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20121003
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in the cut line that both romney and president obama addressed the conference, but avoided directly attacking each other. more from the papers and the speeches, but we want to hear from you now. angelica, republican line. caller: i am in full support of president obama. i like the way he handles foreign policy, he is measured and careful of what he says. when i look at mr. romney, i am so sick and tired of the fear and warmongering and am afraid that he would start another military conflict in the middle east. as a voter, on that topic alone, president obama has my vote, because i do not believe that we and the world can afford another military conflict on this planet. thank you for allowing me to talk this morning. have a good day. host: thank you for your comments this morning. round rock, texas. caller: i agree with the republican that just called in, i also support the president as far as foreign affairs go. mr. romney used to belong to a chinese organization, it was an oil conglomerate. they were supporting iran. in 2011, mr. romney separated himself from these chinese oil conglomerate.
that will say in the first two years of the obama administration, there was democratic control of both houses of congress, and the president had a hard time getting his legislative agenda passed. caller: it's because the filibuster in the senate, i mean, when you need 60 votes and the democrats only had 59, so he had a hard time getting even healthcare through. host: all right, paul, we're going to move to andy on our line from independents, calling from florida. caller: sorry, i'm calling from south carolina. host: ok, andy is calling from south carolina where. in south carolina, andy? caller: columbia. host: ok. are you in favor of divided government or one party? caller: well, i'm not so sure i'm in favor of either one, unless -- except if divided government is going to give us what it's given us now and nothing gets done, nothing gets passed. we got a credit rating downgraded because one party says my way or the highway. that's not good governance. it's not -- there's no such thing as my way or the highway. we all have to compromise, you know, in a marriage, the husband doesn't get everyt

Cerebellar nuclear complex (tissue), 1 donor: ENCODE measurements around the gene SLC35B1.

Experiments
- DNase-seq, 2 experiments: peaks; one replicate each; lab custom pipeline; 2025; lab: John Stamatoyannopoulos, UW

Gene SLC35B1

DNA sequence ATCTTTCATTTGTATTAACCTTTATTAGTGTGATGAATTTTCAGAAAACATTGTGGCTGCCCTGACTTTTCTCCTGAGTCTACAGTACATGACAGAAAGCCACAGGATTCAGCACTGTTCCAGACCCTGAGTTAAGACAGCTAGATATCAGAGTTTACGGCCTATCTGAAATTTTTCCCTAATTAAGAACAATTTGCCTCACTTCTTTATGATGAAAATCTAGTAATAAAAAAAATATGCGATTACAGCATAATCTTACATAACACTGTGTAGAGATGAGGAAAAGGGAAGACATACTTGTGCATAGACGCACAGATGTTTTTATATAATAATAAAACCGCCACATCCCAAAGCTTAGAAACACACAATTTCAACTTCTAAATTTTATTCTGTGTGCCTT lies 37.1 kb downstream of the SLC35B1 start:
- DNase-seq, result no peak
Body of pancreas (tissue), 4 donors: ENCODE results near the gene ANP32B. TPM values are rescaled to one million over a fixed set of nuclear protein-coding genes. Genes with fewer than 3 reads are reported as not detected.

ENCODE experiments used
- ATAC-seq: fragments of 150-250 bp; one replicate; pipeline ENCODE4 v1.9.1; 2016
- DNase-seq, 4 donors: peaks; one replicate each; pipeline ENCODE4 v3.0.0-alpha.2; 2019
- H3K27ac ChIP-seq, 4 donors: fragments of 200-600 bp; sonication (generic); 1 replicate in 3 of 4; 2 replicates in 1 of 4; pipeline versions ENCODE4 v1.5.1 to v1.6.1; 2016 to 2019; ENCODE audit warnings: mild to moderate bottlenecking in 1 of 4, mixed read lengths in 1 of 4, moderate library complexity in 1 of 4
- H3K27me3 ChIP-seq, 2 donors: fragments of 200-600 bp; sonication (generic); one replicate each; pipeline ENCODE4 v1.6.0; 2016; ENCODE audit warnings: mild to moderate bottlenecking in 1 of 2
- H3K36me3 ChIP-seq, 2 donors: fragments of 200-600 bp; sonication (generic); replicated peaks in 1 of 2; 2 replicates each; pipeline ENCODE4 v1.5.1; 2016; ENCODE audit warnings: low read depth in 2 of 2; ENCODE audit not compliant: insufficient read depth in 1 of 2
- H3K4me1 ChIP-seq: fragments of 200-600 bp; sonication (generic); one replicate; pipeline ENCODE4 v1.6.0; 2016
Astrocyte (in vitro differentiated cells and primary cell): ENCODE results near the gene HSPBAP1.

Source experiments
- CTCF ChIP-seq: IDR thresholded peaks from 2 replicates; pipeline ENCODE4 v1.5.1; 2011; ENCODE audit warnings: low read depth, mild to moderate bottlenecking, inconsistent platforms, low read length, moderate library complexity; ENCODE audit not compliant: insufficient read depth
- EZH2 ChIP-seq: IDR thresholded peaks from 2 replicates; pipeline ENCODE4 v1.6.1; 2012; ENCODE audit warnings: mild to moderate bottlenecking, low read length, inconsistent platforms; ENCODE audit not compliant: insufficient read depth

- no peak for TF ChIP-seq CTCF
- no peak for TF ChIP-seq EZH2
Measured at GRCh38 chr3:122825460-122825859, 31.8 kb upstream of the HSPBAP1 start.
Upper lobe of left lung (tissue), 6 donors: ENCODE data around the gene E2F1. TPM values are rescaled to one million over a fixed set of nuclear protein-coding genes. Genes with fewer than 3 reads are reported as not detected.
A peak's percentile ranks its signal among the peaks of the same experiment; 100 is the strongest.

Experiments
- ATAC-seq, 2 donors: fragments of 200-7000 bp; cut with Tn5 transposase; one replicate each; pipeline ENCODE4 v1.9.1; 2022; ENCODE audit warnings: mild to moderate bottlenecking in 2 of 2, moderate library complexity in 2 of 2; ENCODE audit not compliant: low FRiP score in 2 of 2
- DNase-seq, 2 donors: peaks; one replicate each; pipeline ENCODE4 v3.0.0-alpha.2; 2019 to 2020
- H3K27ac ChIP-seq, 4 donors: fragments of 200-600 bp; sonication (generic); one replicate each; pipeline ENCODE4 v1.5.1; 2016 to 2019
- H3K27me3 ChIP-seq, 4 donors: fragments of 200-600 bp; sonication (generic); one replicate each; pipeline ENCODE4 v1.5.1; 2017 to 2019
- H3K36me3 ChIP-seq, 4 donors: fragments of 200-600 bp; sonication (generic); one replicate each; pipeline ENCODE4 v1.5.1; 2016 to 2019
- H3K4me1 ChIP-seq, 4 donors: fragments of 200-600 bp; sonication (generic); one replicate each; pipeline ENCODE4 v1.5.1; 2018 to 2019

: i think you raise a point that i think both towards the end of the last of ministration, the administration of george w. bush, and also president obama's cairo speech, major u.s. officials have acknowledged -- condi rice as a secretary of state gave it a promise beach that the nine states had supported authoritarian regimes and it ultimately would be on the wrong side of history and time for a breath of fresh air and the democratic revolution to move to the muslim world. president obama's speech in cairo early in his presidency attempted to do the same thing and breed some sense of liberalism into the muslim world. the difficulty, as you point out, is memories are long and people remember that for a long time in the interest of stability during the cold war, the authoritarian dictator maybe an sob but he is our s.o.b. -- and even after the cold war when it came to some arab regimes, we were willing to purchase strongmen who would at least have a reasonable relationship with israel. we can't be surprised, as you point out, that when these democratic openings occur, some o
Search Results 0 to 2 of about 3